Trump: the stochastic president?
A first look at Michael Wolff’s account of Trump’s actions on 6 January
The historian Timothy Mason once described the Nazi regime as “politics without administration”. For Hitler’s inner circle, he wrote, the traits of systemisation, regularity, and calculability in government were seen as limiting their ability to wield power.
The regime “characteristically produced both non-policies or evasions… or sudden and drastic decisions in the government machine”. By the end, the Third Reich disintegrated into an aggregation of unco-ordinated task forces and political responsibility became “increasingly blurred”. (1)
Reading Michael Wolff’s account of Trump’s role in the insurrection of 6 January 2021, published yesterday by New York Magazine, we are immediately plunged back into the historians’ war over “function versus intention”, only now with an incontinent man-baby as the Führer, and a gaggle of incels and Shamanists as the stormtroopers.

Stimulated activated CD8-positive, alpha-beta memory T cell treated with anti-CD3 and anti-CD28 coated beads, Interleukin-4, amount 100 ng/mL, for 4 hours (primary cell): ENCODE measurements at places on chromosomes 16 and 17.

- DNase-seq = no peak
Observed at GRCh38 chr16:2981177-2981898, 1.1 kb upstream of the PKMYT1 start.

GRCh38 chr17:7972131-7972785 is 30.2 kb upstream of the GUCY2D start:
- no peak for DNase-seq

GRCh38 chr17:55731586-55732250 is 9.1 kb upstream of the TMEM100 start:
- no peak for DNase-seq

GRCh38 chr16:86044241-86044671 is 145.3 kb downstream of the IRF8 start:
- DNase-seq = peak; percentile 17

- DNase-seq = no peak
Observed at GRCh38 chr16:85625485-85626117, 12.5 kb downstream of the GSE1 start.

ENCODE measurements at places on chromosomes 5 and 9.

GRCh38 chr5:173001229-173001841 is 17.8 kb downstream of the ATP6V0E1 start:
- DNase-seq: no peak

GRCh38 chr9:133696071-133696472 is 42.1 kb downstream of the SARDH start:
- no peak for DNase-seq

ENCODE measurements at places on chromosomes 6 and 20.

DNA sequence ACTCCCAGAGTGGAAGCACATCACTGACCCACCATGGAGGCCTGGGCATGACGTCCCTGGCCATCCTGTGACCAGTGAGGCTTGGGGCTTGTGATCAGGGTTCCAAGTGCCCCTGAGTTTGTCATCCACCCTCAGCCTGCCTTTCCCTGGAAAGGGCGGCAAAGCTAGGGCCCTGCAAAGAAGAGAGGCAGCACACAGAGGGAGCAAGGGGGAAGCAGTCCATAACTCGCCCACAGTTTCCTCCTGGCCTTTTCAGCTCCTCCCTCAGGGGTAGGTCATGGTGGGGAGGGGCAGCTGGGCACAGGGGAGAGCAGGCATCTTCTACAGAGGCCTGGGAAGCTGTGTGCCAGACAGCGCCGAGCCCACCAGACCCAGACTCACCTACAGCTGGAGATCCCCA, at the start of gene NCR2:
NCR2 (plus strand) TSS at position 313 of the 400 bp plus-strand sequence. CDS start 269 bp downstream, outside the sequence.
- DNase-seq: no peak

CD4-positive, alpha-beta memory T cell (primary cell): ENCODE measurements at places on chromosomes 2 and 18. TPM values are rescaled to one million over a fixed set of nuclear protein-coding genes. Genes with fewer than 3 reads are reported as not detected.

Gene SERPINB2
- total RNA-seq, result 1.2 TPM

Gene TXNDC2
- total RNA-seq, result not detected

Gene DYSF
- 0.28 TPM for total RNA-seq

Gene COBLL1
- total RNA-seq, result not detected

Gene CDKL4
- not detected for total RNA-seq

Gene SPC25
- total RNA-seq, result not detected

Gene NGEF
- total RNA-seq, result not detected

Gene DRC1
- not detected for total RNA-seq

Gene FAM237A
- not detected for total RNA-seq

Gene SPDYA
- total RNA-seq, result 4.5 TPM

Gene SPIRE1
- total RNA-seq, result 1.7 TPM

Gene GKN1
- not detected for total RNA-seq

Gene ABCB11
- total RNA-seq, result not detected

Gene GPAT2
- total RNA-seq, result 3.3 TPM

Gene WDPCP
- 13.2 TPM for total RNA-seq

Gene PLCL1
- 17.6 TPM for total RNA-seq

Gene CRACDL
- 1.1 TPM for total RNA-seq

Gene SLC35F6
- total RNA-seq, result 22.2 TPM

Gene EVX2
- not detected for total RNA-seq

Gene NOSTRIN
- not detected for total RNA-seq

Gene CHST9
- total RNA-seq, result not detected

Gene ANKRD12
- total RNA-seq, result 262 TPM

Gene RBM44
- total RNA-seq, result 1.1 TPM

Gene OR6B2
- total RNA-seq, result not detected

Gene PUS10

Wolff specialises in a curious form of insider journalism. He spills the beans about detail but more significant beans seem to be with-held. Given a ringside seat at a key moment of history, he’s never quite able to capture the the actual history, only fragmentary sentences and gestures.
But the picture he paints of Trump on 6 January, even if only partially accurate, is enough to draw conclusions about the former President’s role in the storming of the Capitol.
As evidenced by Wolff, Trump intended something alright: to force VP Mike Pence to refuse to ratify the results of the Electoral College, which went before Congress on that afternoon. But the function of Trump’s action was to produce a different event: the storming of the legislature, which because of his subsequent inaction — indeed detachment from reality — then became a serious security crisis for the Federal State, and led to the ignominious collapse of the coup attempt.
Let’s summarise the evidence Wolff provides, in an excerpt from his upcoming book Landslide.
- Between 18 December…